Following on from the reports that Carnival Cruise Line will not be operating sailings from Europe and the UK next year, the US-based cruise giant’s Chief Executive Officer Gerry Cahill has declared the retreat temporary and that he’s hopeful that some of the line’s vessels could return in 2015.
Cahill stated: “I’m optimistic it will be a year, but I can’t guarantee it.”
Referring to the high cost of airfares from the US to Europe, the CEO went on to explain: “Carnival caters best for Middle America, so when airfares get this expensive, those families are not going to be able to justify a trip to Europe. Ninety per cent of our guests on European ships are from the US.”
Outgoing UK Managing Director for Carnival, Adolfo Perez said: “We have grown the market, but we are newbies in the UK and we could not make up the difference in US guests. The UK is very competitive price-wise. A lot of people tried competitive pricing, but when the airfare costs more than the cost of a cruise it just doesn’t work.”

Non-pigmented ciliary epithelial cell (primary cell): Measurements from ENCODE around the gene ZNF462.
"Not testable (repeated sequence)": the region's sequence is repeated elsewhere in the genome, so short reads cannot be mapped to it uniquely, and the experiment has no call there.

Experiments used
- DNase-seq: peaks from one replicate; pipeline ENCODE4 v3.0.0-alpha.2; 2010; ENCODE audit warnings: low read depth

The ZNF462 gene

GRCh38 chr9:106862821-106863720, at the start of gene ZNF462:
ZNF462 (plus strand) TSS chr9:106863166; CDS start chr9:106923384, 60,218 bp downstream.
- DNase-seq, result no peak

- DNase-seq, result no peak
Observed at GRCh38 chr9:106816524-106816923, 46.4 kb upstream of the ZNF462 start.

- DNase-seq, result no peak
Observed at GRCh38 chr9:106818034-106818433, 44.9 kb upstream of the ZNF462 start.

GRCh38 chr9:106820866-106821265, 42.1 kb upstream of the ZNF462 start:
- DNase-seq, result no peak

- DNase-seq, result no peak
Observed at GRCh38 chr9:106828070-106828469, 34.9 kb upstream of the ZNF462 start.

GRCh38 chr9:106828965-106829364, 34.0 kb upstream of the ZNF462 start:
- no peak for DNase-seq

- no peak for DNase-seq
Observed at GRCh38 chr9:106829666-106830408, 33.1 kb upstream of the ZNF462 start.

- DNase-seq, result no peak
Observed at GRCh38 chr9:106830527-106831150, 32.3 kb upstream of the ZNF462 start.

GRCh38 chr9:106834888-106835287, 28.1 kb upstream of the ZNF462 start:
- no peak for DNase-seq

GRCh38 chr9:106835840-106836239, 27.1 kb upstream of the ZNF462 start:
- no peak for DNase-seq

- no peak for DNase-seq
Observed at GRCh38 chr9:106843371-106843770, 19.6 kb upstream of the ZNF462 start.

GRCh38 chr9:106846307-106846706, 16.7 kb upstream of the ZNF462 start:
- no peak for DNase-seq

The May announcement of the withdrawal was somewhat surprising, considering the line’s investment in the UK and European market which involved the appointment of a managing director and its first TV advert campaign at the start of the year.
The line clearly believes that, at least for the time being, its money is better spent on revamping some of the older ships in its 24-strong fleet, with the 18-year-old Carnival Destiny undergoing a $155 million makeover to turn it into the Carnival Sunshine and its ongoing 2.0 enhancement programme. Cahill expressed an interest in revamping the line’s older Fantasy Class ships, but stressed that Carnival had no plans to do this at the moment.
By Simon Brotherton